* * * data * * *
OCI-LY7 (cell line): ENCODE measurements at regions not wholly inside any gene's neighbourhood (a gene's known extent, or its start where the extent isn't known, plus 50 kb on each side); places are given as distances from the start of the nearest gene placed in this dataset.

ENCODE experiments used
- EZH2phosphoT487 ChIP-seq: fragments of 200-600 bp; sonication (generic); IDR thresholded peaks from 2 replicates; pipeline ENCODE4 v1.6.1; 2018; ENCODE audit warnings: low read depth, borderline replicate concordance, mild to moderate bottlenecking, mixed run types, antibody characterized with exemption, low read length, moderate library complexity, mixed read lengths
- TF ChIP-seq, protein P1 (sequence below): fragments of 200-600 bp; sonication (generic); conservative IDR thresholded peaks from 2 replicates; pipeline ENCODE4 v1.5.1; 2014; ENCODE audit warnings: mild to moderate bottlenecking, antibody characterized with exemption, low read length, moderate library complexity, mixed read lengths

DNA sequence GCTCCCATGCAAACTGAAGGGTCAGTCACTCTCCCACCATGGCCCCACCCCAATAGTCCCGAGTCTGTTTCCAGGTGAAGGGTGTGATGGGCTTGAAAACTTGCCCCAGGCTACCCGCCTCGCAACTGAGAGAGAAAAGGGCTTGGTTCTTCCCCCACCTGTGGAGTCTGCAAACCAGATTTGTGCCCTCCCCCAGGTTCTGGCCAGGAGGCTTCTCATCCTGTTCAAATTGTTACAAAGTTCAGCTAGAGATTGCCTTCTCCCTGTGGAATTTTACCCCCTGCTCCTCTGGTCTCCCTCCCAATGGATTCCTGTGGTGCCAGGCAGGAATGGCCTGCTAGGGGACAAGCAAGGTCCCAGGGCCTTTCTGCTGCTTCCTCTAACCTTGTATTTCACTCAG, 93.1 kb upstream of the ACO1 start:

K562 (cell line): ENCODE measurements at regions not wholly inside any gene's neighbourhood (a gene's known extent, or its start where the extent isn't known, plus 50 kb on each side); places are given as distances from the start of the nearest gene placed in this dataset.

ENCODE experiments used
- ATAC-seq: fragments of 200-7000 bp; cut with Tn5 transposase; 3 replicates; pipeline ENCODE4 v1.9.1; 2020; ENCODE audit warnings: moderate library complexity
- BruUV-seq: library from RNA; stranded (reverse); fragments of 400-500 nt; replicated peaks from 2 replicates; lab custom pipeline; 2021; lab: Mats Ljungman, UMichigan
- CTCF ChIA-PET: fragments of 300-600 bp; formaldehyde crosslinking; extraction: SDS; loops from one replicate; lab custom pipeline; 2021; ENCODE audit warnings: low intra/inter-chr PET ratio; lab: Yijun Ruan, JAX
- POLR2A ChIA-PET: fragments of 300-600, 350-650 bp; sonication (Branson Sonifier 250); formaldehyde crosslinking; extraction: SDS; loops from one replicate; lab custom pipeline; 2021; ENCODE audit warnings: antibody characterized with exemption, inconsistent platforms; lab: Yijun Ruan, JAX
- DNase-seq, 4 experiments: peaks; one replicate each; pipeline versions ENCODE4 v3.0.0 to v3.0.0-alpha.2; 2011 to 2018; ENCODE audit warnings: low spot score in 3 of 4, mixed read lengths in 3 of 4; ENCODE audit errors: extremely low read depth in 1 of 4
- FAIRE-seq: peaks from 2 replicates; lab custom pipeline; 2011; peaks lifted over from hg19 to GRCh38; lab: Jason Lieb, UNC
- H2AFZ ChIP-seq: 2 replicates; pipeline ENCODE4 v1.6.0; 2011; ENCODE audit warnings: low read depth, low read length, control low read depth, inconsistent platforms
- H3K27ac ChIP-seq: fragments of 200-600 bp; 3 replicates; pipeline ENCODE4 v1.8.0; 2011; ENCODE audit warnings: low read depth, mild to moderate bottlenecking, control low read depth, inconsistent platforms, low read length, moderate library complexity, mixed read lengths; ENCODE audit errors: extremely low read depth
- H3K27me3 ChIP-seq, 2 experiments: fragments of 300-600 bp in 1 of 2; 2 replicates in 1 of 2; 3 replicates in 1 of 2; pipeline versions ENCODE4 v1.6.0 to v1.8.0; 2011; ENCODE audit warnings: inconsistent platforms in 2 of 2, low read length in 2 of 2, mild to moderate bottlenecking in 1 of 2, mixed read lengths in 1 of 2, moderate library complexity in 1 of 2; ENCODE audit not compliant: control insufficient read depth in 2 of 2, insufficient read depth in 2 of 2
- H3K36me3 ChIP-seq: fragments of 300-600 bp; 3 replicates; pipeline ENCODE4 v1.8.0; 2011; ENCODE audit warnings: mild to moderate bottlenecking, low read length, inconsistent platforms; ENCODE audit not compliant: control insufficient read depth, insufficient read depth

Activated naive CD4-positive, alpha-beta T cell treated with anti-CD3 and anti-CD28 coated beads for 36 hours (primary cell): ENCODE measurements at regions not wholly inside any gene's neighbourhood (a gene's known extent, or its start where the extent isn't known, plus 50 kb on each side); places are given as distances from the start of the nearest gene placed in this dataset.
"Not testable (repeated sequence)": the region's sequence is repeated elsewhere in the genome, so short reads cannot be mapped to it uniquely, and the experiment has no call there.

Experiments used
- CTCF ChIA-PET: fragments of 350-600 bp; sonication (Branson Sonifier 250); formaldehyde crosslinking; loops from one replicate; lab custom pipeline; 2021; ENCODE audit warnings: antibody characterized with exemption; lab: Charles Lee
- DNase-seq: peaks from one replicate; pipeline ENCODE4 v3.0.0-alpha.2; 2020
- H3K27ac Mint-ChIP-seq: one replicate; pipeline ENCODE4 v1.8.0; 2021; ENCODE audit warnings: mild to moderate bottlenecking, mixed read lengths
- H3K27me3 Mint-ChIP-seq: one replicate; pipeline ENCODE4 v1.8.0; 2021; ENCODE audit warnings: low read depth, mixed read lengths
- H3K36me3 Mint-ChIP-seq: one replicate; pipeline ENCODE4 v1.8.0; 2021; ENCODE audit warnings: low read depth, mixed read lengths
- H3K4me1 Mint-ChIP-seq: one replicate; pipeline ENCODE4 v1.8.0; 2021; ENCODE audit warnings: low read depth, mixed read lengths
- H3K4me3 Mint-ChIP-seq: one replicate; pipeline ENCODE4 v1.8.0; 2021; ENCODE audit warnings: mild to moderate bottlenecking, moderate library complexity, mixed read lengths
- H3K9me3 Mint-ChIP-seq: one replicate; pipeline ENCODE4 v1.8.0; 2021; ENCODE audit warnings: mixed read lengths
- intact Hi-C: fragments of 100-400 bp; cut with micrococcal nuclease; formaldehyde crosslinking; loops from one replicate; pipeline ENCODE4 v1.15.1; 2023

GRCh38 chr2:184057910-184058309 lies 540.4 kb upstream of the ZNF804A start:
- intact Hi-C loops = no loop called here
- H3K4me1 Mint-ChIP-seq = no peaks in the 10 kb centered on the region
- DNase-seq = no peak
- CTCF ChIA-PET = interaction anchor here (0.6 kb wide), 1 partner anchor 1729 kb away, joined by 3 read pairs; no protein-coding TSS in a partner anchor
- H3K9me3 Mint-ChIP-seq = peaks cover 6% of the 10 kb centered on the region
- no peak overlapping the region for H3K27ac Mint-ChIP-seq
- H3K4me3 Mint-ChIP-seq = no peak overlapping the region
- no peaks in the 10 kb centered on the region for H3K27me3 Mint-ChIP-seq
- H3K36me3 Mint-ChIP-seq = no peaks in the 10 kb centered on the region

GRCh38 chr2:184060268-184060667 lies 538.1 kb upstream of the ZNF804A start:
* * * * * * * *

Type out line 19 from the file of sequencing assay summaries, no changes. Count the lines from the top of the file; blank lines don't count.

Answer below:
"Not testable (repeated sequence)": the region's sequence is repeated elsewhere in the genome, so short reads cannot be mapped to it uniquely, and the experiment has no call there.